The Problem With Pressure

Do you ever struggle with all you are required to do, balancing life and career? When things are overwhelming, you start to create patterned responses or habits of thought and behavior that can hold you back in effectively fulfilling your duties. The mind rebels and wants to keep you safe in a comfort zone. It gives in to fear and doubt, it deletes, distorts and simplifies information. When this happens it limits your ability to respond effectively, or to change your approach if necessary.

Put another way, our ability to think clearly is diminished under pressure. The brain will revert to behavior that is most comfortable. Some of you may become belligerent and aggressive. Others can’t stop talking and may become sarcastic. Others avoid conflict and procrastinate. Some become obstinate as their need to be right causes them to dig their heels in. These patterned responses may show up unexpectedly and at/or inconvenient times. Some of your patterned responses have been developed over a life time and are very strong.

The first step in taking more responsibility and control over your patterned responses is to identify your behavioral traits. The increased awareness will help you begin to make better choices. Take a few moments to complete a quality behavioral assessment of your choice. Or I invite you to complete ProScan, one of the best behavioral surveys available click here. The first one is my gift to you. To take this assessment, you must be willing to review the results with me. This allows us to discuss some ways you can reject your patterned responses which may be holding you back.

Choose your response for better outcomes!

The author Spencer Horn is the President of Spencer Horn Solutions, LLC. Additional articles which may interest you: How To Improve Your Leadership Under PressureLeadership Is About Impact Not IntentionHow To Prepare Your Next Generation Of LeadersIncrease Your Effectiveness As A Leader With Perception Science;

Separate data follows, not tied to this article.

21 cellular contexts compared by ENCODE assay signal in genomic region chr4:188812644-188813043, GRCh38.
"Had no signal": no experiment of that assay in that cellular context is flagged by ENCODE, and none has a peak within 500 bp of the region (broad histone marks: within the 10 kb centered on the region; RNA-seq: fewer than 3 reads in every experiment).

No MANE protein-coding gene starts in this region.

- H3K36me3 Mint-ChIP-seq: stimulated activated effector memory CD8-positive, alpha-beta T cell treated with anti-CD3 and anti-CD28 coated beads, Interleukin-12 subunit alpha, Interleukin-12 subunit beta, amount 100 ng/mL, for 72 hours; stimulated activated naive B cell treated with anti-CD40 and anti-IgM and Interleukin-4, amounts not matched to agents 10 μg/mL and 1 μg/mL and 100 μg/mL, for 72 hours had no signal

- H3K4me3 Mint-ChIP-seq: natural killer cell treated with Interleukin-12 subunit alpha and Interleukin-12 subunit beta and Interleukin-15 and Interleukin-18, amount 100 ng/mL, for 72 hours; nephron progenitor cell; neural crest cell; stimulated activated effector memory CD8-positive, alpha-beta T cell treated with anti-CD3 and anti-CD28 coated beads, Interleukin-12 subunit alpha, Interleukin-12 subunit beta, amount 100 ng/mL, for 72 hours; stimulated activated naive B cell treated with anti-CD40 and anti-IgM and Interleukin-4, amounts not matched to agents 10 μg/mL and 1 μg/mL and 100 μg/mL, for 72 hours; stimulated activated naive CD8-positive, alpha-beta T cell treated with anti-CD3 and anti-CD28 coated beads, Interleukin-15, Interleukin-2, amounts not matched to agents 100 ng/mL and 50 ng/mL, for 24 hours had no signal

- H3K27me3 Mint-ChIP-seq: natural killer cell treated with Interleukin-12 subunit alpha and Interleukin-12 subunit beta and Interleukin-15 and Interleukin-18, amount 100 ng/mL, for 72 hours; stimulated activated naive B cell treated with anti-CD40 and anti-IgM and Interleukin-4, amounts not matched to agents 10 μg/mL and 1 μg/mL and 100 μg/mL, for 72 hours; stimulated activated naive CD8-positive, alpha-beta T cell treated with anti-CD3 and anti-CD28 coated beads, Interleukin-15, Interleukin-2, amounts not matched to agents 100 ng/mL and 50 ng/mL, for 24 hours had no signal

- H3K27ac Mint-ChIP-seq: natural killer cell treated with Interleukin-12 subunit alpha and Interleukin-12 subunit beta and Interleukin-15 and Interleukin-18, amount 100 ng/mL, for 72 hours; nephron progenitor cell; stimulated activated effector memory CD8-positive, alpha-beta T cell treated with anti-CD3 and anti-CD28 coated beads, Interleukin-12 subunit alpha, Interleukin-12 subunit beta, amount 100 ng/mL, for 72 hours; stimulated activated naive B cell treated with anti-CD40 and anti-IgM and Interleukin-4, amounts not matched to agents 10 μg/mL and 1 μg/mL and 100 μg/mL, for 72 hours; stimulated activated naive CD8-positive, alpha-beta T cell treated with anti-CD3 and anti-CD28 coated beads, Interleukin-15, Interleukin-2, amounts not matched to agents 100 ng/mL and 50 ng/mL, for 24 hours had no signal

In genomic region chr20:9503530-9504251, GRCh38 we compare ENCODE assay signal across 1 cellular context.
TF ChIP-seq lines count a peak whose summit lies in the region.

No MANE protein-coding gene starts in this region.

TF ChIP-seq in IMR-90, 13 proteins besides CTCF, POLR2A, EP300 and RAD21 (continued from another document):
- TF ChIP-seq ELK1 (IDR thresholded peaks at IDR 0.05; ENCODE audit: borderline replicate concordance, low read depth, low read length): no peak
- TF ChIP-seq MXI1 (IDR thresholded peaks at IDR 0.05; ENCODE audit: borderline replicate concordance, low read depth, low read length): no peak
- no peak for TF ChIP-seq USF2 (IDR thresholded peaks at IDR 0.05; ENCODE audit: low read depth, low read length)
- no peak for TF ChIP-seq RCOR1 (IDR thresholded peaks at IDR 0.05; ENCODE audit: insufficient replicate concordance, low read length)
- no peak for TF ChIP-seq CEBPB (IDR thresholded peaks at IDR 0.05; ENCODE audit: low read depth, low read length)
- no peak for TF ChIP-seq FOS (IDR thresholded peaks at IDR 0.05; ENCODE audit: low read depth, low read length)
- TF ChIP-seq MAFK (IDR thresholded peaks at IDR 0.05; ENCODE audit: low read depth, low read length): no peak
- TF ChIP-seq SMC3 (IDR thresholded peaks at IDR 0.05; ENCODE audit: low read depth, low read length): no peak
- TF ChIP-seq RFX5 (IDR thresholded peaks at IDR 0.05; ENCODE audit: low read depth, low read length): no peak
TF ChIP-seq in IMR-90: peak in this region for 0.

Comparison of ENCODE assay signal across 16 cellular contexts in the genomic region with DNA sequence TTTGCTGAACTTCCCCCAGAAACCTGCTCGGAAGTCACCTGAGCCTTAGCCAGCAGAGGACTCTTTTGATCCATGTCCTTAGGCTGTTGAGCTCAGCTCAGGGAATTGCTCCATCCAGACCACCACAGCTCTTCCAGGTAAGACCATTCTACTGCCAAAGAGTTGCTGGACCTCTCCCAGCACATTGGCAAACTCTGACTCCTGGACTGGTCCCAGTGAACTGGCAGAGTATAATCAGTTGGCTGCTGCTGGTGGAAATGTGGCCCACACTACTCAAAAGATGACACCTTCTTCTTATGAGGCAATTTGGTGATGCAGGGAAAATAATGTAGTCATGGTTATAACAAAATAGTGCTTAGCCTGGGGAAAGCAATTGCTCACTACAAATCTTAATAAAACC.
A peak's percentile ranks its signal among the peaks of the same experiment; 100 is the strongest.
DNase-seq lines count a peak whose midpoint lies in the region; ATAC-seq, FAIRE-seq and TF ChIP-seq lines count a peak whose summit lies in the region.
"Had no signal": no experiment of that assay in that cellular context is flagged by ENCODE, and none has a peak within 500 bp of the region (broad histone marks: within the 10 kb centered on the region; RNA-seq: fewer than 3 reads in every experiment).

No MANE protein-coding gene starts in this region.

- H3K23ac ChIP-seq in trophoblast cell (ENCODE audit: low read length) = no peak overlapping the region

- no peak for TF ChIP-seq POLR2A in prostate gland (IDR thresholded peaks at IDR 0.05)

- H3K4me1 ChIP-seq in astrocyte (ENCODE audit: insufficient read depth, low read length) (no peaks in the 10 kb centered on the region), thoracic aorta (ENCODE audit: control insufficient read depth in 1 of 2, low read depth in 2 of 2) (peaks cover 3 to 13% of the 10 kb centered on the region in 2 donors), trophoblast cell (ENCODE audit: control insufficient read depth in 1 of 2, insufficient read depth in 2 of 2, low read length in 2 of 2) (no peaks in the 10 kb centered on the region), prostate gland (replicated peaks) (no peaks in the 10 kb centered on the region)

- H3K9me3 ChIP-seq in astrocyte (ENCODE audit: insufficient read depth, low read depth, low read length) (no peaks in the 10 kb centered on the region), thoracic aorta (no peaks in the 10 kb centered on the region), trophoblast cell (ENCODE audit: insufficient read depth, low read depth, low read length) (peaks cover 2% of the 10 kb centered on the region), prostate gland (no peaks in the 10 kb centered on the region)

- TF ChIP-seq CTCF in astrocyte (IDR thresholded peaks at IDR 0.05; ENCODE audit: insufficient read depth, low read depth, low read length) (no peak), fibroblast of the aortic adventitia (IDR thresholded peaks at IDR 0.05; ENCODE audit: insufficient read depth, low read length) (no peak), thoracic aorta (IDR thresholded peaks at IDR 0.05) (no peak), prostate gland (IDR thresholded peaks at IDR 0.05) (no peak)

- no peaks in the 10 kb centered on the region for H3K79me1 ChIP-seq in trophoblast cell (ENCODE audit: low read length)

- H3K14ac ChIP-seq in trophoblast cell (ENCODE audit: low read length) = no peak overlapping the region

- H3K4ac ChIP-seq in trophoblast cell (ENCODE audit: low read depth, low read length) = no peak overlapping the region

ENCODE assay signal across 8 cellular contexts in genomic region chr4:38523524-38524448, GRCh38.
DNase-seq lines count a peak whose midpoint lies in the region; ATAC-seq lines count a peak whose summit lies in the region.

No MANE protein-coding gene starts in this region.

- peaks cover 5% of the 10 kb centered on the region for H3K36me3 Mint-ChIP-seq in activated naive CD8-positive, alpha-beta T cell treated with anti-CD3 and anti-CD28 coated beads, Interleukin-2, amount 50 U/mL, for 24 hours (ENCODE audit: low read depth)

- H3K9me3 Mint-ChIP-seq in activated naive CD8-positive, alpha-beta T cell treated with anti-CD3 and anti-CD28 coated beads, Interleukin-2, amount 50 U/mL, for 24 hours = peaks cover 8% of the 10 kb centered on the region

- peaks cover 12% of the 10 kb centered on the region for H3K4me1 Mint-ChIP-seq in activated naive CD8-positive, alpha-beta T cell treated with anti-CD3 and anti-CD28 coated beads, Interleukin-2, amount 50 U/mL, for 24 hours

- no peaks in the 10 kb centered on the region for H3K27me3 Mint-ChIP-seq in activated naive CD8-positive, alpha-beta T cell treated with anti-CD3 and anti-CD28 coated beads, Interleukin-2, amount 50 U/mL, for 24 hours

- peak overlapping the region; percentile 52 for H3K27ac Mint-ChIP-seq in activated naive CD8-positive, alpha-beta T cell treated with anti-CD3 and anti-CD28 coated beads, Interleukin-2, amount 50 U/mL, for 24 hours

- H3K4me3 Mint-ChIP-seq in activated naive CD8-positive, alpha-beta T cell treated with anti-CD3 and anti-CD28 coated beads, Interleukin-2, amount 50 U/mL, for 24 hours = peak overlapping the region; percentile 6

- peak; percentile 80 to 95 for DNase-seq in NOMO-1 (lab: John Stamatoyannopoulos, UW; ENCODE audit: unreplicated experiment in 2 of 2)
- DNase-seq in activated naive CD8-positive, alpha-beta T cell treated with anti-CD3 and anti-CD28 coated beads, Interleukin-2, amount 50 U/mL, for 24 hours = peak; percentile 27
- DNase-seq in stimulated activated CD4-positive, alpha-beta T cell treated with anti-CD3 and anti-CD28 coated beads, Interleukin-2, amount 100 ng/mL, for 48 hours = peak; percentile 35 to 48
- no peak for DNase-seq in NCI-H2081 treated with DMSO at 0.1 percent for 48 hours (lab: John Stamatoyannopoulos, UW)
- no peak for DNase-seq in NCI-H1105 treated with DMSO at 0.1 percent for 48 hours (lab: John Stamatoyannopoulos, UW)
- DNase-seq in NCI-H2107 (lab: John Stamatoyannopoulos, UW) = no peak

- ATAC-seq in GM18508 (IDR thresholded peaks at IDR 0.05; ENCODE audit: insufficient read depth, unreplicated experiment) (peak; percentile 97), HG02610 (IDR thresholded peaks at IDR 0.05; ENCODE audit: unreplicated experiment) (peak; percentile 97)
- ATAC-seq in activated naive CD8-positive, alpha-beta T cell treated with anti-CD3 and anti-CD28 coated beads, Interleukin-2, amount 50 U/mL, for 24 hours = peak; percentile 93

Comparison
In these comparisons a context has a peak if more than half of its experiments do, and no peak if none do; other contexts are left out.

What Is Innattentional Blindness Costing You?

Have you ever gone to a movie when the theater was packed and you scanned the theater for open seats? You finally find them and take your seats. After the movie, you run into some friends who happened to be at the same show. They said they had two seats next to them and were waving at you when you came in, but you did not seem them? Or perhaps you were watching your favorite sports team on TV and you did not notice your significant other asking for your help. Have you ever been so focused on something that you missed what was going on around you?

This phenomenon is called innattentional blindness, and was first discovered by Ulric Niesser, known as the “father of cognitive psychology”, at Cornell University in the 1970’s. It is also known as perceptual blindness and occurs when an individual fails to perceive or recognize an unplanned stimulus clearly in their field of vision. When we are focused on something specific, it is possible to miss other plainly visible details that may appear.

Niesser’s experiments gained interest and popularity in the following decades. Harvard Psychologists, Daniel J. Simons and Christopher F. Chabris tested his experiments further. Their findings are reported in their article, Gorillas in our midst: sustained inattentional blindness for dynamic events. The research points out we are missing a great deal of what is happening all around us. They have since written a book about their findings, The Invisible Gorilla.